Labels are useful, but like any human tool, can be weaponised and used harmfully. Labelling oneself can be an act of empowerment, labelling others is generally only OK when you’re using the labels they’ve chosen to wear. Imposing labels on people in order to Other them is a hostile act (but not necessarily an unreasonable one. “Serial killer” springs to mind.)
The world is huge and full of stuff, and everything in it gets more complex the more closely you look at it. Humans survive and thrive in this whirling, teeming mass of stuff by taking mental shortcuts. For example; sighted people believe what their eyes tell them, thinking that they are perceiving the world as it ‘really’ is. Yet our vision works by taking fast snapshots around a limited field of focus that are then stitched together by the visual cortex which fills in the blanks to present a smooth, uninterrupted view to the conscious mind. The firm belief that we can rely on the evidence of our eyes is nothing but that; belief. In fact, we see only what we expect to see, until something jumps out and surprises us. That mechanism is a shortcut that helps us get survival stuff done.
We like shortcuts. They save time and effort, mask complexity, give us a sense of control. Our brains take shortcuts all the time without our noticing. Every time we learn something from someone else, we’re taking a shortcut across having to resort to trial-and-error to work it out for ourselves.
Some shortcuts are just too convenient to avoid, unless you work very hard at it. Narratives like Us/Them, Right/Wrong, Good/Evil are shortcuts that help us rationalise conflict dynamics. Cognitive biases allow us to to extrapolate a mental model of the world with only partial data, because there is more going on around us than could possibly be squeezed into any single human brain.
Certainty is the shortcut that shields us from the dizzying and terrifying nature of a Universe so much more detailed and complex than our limited perception or comprehension can process.
Quite a lot of the time, the inferences and implications we arrive at via these shortcuts turn out to be incorrect. We keep using them though because a) it’s easier, and b) we don’t like confronting the depth of our own ignorance.
Labels are a shortcut we use to save the effort of describing something in detail every time we want to talk about it. This only works as long as the details are mutually agreed-upon and static, otherwise we end up with misunderstandings, confusion, arguments and conflict. But as our species tests new theories, discovers the previously-unknown, refines, develops and innovates, the static labels we’ve been using are shown up for the crude approximations they really are. This is very hard for us to deal with.
Language is a social tool, language acquisition and use relies on interaction with other people in order to happen. The words or signs we use reflect the ideas we’ve learned from others during the course of our lives, which in turn shapes our own experiences and how we express them. The purpose of language is communication; a necessary survival tool for any species that self-organises into groups. Humans are – as far as we know – unique in the sophistication of our cognition, and language is thought to play a major role in that distinction. We have ideas. Metacognition, if you want the technical term.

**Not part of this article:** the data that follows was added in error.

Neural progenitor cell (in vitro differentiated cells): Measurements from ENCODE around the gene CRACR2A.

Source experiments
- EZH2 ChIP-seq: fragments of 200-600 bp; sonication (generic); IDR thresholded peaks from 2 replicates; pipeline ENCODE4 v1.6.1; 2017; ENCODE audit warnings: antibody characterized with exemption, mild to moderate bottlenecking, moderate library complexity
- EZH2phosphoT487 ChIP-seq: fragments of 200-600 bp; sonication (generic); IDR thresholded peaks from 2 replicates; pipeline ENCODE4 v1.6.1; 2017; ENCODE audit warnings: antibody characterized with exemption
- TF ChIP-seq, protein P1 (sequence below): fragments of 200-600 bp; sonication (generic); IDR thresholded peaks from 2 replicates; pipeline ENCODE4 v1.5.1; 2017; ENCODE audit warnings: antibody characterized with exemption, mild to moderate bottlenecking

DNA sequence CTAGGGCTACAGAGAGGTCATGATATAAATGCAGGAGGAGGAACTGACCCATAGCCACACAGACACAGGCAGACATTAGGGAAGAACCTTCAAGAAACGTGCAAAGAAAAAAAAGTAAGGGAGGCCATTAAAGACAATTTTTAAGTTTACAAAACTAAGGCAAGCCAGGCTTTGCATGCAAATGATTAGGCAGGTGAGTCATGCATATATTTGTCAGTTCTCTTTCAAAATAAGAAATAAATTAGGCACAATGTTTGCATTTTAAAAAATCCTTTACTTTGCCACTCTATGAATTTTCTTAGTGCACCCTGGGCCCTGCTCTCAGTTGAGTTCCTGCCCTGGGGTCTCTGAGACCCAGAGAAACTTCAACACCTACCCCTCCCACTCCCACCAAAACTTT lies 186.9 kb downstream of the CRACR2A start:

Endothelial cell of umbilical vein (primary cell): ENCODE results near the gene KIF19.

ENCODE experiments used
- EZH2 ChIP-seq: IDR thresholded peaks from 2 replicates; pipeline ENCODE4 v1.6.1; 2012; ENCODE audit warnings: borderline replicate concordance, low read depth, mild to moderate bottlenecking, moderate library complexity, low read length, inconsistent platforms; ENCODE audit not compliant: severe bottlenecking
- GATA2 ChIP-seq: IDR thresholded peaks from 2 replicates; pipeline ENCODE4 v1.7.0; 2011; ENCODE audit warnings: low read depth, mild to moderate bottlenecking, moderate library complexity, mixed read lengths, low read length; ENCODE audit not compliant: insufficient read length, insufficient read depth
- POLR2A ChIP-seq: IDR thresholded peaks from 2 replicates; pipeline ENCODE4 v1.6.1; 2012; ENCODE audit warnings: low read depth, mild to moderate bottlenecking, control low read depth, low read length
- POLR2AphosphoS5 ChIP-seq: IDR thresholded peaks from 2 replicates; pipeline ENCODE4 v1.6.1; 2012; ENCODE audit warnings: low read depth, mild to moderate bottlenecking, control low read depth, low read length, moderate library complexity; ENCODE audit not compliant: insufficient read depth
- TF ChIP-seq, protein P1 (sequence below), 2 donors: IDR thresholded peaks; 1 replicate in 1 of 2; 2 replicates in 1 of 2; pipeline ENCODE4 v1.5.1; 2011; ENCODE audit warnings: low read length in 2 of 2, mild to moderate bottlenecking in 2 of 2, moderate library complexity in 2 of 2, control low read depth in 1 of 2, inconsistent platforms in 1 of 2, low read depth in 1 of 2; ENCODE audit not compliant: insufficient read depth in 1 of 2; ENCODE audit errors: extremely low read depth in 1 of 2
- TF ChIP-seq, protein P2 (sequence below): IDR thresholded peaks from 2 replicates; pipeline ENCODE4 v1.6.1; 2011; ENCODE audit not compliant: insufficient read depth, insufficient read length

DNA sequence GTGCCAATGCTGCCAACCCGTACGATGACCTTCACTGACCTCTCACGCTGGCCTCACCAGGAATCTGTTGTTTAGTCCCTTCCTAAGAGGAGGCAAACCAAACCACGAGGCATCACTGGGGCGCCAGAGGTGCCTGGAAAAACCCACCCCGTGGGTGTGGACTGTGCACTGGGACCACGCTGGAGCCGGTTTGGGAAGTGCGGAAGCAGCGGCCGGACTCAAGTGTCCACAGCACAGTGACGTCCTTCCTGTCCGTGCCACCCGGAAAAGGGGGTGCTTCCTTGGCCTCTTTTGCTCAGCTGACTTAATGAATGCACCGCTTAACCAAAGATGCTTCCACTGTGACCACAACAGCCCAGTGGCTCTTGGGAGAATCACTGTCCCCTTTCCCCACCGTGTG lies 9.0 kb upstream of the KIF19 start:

Now, if you live your life believing that a word has a specific definition, and the definition is comprised of particular criteria, you will probably get quite cross if someone else comes along and tells you that your definition is wrong, the criteria are inaccurate or your usage of that word is incorrect. Feeling cross about being contradicted is a very natural human thing to do, and if the belief that has been challenged is strong enough, a challenge to it can feel like a declaration of hostility. That’s especially likely to be the case when a word carries strong emotional associations, such as when that word is critical to how a person perceives and understands their own experiences, or if the word has negative connotations.
Humans can only perceive a tiny fraction of this continually-changing universe, so we rely on the illusion of stasis to cope with it all.
Here’s the dilemma. In order for labels to be useful, they need their meanings to be agreed upon. That means consistency in their use and definition.
Discovery and innovation keep showing us that there’s always another layer of complexity waiting to be uncovered, that the new stuff we encounter keeps contradicting our previous ideas, and that no two humans will ever agree on absolutely everything. That makes the use of labels a problem as well as a benefit, because even if all humans spoke only one common language, sooner or later, someone would make a discovery or have an idea that changed their understanding and usage of the label. (What would usually happen at that point is their denouncement as a crank and a heretic, possibly dangerous and almost certainly wrong. Only if enough people of authority and privilege were to add their concurrence, would the label be updated to incorporate the new idea, at which point the process begins again)
There are many different ways to enjoy sex. Labels are applied to sexuality, they don’t dictate it.
Statistic probabilities are not certainties. Labels are approximations.
Your lived experience is valid and so are your feelings BUT they aren’t an authoritative representation of anyone else’s experiences or feelings. If you go around invalidating someone else’s lived experience because it doesn’t exactly match yours, you earn yourself the label of ‘rude fuckwit’
Everything you think you ‘know’ is more complicated than you think it is. Including you.
Stereotyping is lazy and toxic. Gatekeeping is arrogant and harmful. Use labels carefully..